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I'm basing that claim on this: https://www.peoplespolicyproject.org/2019/06/14/top-1-up-21-...

https://www.federalreserve.gov/releases/z1/dataviz/dfa/

>To derive this, I initially take the nominal net worth aggregates for each wealth group that are provided by the Federal Reserve and subtract out consumer durables. Consumer durables are things like cars and fridges that many academics who work on wealth distributions do not consider wealth. The average person in the top 1 percent owns around 32x as many consumer durables (in dollar terms) as the average person in the bottom 50 percent owns. So the subtraction of them reduces the inequality between the top 1 percent and bottom 50 percent.

From there, I adjust the 1989 figures to 2018 dollars using the CPI-U-RS price index. This is what the Federal Reserve also does to adjust wealth figures over time in its Survey of Consumer Finances reports.

What the final product reveals is a 2018 where the top 1 percent owns nearly $30 trillion of assets while the bottom half owns less than nothing, meaning they have more debts than they have assets. This follows from 30 years in which the top 1 percent massively grew their net worth while the bottom half saw a slight decline in its net worth.




> What the final product reveals is a 2018 where the top 1 percent owns nearly $30 trillion of assets while the bottom half owns less than nothing, meaning they have more debts than they have assets.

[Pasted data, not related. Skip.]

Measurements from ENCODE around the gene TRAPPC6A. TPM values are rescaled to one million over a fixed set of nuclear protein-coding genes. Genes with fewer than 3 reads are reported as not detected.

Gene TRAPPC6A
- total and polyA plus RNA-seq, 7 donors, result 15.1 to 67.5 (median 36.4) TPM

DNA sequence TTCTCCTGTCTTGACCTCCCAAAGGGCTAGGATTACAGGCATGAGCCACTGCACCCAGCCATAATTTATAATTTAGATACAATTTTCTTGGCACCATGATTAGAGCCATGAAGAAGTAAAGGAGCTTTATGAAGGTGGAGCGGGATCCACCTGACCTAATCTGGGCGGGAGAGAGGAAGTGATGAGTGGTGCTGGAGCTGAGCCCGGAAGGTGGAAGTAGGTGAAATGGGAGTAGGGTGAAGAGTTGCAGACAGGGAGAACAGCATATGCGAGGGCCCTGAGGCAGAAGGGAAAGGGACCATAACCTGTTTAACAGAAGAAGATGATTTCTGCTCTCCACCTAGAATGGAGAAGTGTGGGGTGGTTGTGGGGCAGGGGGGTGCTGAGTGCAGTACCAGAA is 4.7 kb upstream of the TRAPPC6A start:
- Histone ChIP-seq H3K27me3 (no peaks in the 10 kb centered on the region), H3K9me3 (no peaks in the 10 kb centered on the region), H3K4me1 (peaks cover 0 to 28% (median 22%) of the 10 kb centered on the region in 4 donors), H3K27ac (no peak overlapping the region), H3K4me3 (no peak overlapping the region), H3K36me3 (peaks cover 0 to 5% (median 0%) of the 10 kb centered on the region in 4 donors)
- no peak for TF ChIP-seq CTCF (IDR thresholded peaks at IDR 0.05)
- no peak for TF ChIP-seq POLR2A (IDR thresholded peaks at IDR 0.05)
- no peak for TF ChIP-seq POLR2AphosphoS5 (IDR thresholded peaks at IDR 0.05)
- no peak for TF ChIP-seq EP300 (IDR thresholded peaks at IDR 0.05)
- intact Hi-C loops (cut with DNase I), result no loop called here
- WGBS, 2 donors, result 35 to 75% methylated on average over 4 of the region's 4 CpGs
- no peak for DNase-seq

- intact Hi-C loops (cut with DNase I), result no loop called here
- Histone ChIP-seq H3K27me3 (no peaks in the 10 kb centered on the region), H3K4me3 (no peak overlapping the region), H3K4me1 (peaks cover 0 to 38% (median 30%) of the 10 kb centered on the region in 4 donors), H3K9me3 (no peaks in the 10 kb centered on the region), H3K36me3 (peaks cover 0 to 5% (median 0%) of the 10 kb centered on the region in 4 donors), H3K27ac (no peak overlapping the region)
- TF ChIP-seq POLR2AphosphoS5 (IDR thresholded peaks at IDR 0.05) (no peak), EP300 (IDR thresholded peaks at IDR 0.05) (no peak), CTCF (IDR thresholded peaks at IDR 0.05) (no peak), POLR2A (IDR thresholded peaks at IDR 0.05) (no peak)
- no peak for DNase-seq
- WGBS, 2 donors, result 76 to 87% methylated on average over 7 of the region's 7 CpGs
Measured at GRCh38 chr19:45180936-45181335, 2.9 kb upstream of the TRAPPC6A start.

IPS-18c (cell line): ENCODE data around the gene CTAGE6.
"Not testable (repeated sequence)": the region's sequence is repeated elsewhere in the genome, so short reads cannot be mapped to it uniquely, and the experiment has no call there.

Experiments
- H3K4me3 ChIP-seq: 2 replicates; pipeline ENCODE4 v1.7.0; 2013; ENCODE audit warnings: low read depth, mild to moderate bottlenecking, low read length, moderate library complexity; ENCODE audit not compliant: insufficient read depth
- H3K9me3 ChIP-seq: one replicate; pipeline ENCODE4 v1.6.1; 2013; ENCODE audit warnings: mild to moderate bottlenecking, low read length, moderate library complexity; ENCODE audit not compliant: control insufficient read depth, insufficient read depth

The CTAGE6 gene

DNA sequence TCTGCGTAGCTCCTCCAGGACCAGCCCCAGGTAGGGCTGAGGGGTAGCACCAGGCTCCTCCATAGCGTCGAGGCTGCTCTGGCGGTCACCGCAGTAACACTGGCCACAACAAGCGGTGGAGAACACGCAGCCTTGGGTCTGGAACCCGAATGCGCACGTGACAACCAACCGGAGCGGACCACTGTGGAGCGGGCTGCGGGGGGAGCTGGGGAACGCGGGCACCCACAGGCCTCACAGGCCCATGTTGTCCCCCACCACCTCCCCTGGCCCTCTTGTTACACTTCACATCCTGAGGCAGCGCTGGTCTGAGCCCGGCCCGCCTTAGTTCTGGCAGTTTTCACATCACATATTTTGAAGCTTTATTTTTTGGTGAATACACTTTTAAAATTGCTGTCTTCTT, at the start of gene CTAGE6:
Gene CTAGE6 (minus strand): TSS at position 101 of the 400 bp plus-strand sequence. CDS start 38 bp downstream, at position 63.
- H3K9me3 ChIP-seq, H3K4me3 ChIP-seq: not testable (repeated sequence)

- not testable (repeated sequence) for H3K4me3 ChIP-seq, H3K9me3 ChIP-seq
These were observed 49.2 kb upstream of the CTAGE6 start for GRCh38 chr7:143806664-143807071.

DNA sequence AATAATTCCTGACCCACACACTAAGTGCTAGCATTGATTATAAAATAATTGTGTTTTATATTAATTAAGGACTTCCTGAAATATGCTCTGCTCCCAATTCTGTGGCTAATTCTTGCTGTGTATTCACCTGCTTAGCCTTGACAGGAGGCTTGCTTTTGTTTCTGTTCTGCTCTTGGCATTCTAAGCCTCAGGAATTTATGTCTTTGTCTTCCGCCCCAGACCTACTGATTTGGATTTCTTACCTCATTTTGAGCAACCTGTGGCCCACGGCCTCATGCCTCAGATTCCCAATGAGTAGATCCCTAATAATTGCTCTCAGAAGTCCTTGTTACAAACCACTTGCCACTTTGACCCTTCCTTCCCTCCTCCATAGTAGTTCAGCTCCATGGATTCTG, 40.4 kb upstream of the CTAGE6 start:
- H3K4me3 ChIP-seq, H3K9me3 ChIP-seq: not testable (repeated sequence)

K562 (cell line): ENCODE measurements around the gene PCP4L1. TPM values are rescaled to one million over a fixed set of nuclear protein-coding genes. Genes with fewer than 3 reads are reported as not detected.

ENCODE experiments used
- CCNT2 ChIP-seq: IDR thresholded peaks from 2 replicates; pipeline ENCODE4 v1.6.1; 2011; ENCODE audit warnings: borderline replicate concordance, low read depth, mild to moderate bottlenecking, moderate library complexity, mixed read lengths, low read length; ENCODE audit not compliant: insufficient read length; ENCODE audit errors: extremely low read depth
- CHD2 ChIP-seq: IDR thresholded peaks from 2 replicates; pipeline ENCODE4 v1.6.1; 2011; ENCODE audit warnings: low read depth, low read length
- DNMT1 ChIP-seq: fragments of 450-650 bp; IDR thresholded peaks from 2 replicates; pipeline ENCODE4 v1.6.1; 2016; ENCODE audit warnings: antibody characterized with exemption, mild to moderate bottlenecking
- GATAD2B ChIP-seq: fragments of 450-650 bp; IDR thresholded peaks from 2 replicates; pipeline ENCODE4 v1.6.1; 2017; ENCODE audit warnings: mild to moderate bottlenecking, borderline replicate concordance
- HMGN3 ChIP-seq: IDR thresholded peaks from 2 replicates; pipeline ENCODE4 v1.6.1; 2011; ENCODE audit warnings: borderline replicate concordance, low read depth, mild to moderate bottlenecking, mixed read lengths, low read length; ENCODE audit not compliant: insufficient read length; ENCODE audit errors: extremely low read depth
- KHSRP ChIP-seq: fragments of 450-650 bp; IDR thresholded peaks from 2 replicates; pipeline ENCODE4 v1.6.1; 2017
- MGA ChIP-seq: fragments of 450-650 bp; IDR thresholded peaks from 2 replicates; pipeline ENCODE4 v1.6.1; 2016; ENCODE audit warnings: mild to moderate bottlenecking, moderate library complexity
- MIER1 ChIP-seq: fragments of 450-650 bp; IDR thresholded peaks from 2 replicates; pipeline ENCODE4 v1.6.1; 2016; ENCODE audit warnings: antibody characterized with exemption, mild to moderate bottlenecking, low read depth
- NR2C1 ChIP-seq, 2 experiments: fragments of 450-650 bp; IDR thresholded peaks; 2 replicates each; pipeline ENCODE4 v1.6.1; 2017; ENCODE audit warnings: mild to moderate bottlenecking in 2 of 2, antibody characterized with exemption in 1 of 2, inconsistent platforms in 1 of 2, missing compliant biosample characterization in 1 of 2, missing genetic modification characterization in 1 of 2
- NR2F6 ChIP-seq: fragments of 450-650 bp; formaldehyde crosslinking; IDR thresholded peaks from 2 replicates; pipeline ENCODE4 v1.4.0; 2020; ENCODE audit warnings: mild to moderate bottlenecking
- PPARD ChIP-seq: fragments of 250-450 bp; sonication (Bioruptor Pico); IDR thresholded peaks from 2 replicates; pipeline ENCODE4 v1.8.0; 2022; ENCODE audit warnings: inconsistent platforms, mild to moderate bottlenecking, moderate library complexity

Does the bottom half own less than nothing when summed, or does every person in the bottom half own less than nothing?


Doesn't seem reasonable to suggest that someone who just bought $10K in durable consumer good for cash has a negative net worth.


Say someone buys a used car for $10K. Typically that is their only car, that they use work. They can't sell it because then they'd lose their job and probably be unable to buy food etc. So where is the cash value?

IMO "net worth" is kind of fuzzy, e.g. people have organs that could be sold for profit but those aren't included in calculations. I'd rather look at income minus expenses.


One can argue that owning a car saves you from the expense of buying a car. After your asset expires you have another $10k bill at the end. If your car is a super reliable prius and lasts twice as long as your old car then it may haved saved you money by reducing your transportation expenses.


Cars are liabilities. Almost invariably they will break down and require repairs, which are generally expensive. The moment you buy a car you are losing money on it. You’re losing it slower than if you had thrown the money off of a bridge, but it’s not an investment. Any money saved by making a good vehicle purchase is more of a discount on a cost you’re paying anyway.




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